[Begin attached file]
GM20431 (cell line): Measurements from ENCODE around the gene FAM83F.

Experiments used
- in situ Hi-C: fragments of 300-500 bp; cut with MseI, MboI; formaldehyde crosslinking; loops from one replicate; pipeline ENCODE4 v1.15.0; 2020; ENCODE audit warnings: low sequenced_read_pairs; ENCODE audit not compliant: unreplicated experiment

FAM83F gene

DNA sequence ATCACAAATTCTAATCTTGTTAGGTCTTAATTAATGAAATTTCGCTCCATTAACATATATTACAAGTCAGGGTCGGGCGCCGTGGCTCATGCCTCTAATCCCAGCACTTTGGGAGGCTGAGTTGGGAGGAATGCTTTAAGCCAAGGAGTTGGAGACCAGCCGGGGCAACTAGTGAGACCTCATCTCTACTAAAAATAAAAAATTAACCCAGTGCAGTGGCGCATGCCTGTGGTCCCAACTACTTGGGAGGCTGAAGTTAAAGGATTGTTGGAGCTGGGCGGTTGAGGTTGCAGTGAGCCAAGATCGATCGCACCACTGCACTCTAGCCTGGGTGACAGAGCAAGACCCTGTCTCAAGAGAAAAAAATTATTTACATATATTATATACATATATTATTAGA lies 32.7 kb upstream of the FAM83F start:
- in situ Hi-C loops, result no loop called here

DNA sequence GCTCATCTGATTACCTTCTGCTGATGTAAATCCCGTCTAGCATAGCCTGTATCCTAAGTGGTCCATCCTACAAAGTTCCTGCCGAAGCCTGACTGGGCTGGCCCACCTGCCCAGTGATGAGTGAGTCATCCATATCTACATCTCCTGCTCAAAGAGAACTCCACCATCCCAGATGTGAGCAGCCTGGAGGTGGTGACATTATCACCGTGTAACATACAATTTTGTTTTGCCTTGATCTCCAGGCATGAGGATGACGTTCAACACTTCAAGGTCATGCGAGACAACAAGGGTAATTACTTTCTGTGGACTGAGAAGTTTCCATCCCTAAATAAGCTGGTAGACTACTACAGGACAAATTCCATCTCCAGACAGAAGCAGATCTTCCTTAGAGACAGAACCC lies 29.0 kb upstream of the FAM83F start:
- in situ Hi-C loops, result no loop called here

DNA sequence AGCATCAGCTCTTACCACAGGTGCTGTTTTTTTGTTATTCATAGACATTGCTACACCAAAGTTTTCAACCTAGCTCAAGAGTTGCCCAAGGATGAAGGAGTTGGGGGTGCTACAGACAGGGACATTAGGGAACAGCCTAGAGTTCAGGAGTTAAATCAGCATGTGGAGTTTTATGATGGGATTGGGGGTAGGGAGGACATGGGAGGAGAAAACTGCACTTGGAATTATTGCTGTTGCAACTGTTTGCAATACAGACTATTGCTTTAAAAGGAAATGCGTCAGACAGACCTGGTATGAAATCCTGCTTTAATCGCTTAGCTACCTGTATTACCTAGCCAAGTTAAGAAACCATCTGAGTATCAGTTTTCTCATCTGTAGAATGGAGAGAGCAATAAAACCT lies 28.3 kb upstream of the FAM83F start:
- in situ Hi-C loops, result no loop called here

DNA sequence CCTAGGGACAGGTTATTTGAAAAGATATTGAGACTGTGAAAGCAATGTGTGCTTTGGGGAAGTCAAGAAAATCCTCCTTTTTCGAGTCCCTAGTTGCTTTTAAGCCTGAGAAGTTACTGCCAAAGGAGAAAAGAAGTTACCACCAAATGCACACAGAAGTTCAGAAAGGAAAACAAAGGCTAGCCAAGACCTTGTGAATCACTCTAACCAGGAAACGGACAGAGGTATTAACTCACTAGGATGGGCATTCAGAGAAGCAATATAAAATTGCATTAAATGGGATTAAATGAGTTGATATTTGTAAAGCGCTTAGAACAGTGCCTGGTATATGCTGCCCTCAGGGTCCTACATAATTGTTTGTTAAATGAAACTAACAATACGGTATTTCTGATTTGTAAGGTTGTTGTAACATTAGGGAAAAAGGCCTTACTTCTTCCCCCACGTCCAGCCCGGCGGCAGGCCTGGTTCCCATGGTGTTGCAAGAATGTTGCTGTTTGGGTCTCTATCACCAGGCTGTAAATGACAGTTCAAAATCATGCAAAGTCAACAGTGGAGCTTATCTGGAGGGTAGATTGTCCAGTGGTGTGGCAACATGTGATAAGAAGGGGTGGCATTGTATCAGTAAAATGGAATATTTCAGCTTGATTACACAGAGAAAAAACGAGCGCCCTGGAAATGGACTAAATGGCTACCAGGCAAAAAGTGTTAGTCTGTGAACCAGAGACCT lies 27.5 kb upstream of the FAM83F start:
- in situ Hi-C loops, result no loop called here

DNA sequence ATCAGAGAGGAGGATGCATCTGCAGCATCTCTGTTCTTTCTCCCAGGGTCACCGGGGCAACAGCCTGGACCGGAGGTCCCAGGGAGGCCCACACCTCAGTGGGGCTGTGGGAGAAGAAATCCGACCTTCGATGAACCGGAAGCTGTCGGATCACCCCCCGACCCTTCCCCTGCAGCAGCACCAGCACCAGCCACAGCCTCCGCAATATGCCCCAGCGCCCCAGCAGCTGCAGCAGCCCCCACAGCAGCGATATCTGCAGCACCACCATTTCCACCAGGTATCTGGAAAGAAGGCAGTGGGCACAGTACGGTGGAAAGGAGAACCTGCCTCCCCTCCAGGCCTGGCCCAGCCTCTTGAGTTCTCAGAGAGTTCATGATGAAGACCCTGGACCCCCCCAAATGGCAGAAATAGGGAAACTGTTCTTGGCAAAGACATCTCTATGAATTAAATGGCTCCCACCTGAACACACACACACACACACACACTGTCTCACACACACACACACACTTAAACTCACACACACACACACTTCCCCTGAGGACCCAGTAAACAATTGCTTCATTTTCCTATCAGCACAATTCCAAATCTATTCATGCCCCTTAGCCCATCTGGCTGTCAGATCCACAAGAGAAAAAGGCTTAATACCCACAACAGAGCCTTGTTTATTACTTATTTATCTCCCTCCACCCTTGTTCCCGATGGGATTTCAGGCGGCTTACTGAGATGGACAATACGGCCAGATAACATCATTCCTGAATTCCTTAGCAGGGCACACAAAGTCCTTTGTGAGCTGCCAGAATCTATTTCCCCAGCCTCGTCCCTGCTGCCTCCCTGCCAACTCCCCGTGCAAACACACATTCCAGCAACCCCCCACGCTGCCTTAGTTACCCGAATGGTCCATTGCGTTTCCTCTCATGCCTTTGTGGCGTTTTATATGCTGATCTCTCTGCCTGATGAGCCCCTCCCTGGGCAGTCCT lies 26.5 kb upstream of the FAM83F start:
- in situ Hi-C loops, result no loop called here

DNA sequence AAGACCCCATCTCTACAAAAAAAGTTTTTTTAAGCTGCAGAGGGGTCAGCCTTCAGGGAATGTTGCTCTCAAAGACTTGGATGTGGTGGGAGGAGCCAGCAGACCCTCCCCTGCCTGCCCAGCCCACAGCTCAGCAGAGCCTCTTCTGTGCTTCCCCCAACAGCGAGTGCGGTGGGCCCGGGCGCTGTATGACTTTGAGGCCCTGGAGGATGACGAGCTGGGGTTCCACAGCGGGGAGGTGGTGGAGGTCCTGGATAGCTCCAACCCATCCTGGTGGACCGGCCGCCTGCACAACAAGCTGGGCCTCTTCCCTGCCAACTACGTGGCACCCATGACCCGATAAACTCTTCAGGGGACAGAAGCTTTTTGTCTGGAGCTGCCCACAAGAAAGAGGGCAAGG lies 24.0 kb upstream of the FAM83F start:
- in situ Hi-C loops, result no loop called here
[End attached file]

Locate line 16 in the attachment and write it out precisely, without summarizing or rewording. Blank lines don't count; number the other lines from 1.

- in situ Hi-C loops, result no loop called here